1. Religion & Spirituality
Send to a Friend via Email
You can opt-out at any time. Please refer to our privacy policy for contact information.

Discuss in my forum

The Ethics of Abortion: Pro-Life Vs. Pro-Choice

About.com Rating 4 Star Rating

By

The Ethics of Abortion: Pro-Life Vs. Pro-Choice, edited by Robert M. Baird and Stuart E. Rosenbaum

The Ethics of Abortion: Pro-Life Vs. Pro-Choice, edited by Robert M. Baird and Stuart E. Rosenbaum

Abortion is one of the most divisive issues in modern US history, perhaps even more so than homosexuality. The sharp divisions cut through politics, religion and even families themselves. At times, it does not seem as though anything like a civil resolution to the conflict will happen anytime soon.

Summary

Title: The Ethics of Abortion: Pro-Life Vs. Pro-Choice
Author: edited by Robert M. Baird and Stuart E. Rosenbaum
Publisher: Prometheus Books
ISBN: 0879758058

Pro:
• Perspectives of both pro-choice and pro-life sides in their own words
• Important essays with responses included
• Demonstrates variety of opinions on both sides

Con:
• No religious perspectives other than Christianity offered
• No essays dealing with the violent anti-abortion fringe, pro or con

Description:
• 22 pieces discussing abortion from both pro-life and pro-choice perspectives
• Abortion discussed as a legal, philosophical, historical, personal and religious issue
• Provides reader with basic understanding of different beliefs on abortion

Book Review

But, if such a resolution is to occur, it will require that people make an effort to fully understand and appreciate the issues and perspectives of whose who disagree. It isn’t enough to rely upon the caricatures which are so frequently employed to demonize the opposition — such demonization only ensures that the current state of violence will continue.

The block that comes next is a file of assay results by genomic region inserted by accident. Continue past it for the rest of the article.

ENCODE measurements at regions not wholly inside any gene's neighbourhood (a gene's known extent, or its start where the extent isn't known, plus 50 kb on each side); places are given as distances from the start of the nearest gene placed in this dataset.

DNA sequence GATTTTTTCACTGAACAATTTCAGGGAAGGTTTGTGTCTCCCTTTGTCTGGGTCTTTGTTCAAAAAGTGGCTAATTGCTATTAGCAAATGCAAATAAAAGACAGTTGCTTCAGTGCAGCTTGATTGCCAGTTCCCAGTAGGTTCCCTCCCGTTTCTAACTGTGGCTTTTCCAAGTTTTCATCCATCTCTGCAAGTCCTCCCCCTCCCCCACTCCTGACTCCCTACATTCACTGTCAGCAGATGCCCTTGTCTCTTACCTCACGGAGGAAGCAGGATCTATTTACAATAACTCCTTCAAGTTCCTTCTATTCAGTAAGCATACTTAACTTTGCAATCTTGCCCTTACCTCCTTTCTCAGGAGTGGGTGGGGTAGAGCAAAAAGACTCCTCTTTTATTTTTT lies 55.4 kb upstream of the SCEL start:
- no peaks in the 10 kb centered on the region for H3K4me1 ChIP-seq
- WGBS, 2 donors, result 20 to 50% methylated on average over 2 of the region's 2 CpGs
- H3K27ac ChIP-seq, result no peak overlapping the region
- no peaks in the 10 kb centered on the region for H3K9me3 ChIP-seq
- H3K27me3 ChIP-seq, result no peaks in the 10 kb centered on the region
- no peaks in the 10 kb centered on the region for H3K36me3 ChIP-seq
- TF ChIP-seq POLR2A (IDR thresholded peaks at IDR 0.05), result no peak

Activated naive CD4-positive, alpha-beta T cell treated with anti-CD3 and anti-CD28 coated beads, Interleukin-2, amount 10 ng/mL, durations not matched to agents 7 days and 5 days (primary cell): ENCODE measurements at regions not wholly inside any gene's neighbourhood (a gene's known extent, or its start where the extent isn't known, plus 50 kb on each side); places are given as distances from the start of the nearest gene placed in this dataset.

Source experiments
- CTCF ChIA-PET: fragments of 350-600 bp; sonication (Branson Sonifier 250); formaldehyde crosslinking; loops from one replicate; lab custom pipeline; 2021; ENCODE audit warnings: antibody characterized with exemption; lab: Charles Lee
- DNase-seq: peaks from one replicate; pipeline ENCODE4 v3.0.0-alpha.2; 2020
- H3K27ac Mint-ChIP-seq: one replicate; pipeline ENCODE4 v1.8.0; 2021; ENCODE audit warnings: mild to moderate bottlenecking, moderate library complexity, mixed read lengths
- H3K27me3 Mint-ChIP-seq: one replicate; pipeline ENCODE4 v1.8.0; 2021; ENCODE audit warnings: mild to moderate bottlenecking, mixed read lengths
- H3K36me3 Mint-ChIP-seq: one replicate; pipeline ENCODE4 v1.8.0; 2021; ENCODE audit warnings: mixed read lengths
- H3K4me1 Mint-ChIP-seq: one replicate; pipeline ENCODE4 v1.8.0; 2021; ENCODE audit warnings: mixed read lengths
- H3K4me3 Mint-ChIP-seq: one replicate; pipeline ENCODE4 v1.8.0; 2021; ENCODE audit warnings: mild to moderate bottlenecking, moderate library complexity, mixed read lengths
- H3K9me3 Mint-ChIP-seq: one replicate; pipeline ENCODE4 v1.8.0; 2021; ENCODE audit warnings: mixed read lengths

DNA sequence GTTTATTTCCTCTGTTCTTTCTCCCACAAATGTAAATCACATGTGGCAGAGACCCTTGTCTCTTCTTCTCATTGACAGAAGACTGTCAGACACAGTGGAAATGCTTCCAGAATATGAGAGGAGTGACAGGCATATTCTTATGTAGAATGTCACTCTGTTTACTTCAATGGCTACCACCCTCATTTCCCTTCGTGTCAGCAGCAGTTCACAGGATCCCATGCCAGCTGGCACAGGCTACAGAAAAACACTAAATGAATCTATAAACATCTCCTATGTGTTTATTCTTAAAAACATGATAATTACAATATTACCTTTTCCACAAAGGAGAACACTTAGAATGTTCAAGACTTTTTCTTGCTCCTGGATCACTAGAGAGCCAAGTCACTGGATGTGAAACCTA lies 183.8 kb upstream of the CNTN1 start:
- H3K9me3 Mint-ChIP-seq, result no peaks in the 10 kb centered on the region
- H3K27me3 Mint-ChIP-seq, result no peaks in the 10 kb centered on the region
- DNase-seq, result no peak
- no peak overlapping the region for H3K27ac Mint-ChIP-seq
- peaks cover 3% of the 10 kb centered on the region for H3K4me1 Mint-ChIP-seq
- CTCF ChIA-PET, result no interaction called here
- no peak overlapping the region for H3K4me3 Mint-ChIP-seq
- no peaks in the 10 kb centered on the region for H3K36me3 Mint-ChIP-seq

Although there are quite a few books available which tackle the issue of abortion, not many make an effort to fairly and accurately present both sides in their own words. One is The Ethics of Abortion: Pro-Life Vs. Pro-Choice, edited by Robert M. Baird and Stuart E. Rosenbaum. Instead of simply summarizing the positions of others, the editors have gathered together some of the best essays which represent the various possible perspectives from both pro-life and pro-choice activists.

Because abortion is so complicated, the essays are divided into distinct clusters, each of which addresses some particular topic within the abortion debate. One section deals with the constitutional question as to whether or not abortion should be regarded as a fundamental right. Different authors argue over the Supreme Court decision in Roe v. Wade; some say that it was valid, some say that it was wrong, and others disagree with the decision but argue that a right to abortion could be founded on other grounds.

In addition to passages from different important court decisions regarding abortion, the book includes an essay from Robert Bork, a former judge who argues that:

The Ethics of Abortion: Pro-Life Vs. Pro-Choice, edited by Robert M. Baird and Stuart E. Rosenbaum

The Ethics of Abortion: Pro-Life Vs. Pro-Choice, edited by Robert M. Baird and Stuart E. Rosenbaum

    “The inescapable fact is that the Constitution contains not one word that can be tortured into the slightest relevance to abortion, one way or the other. That is a subject left, like most subjects, to democratic processes and the moral choice of the public.”

Of course, it should be kept in mind that Bork doesn’t believe that the Constitution protects any right to privacy, even in matters regarding sexuality. Thus, he would allow the government to prohibit the selling of contraception.

Another section addresses the interaction between abortion and Christianity — unfortunately, it isn’t more generally about abortion and religion. It is disappointing that there are no Jewish or Muslim perspectives — or indeed, any perspectives outside of Christianity. I suppose space was an important consideration and Christianity was deemed more relevant in the context of American debates, but it is nevertheless unfortunate.

» Continue: Religion, Philosophy, and Abortion

©2014 About.com. All rights reserved.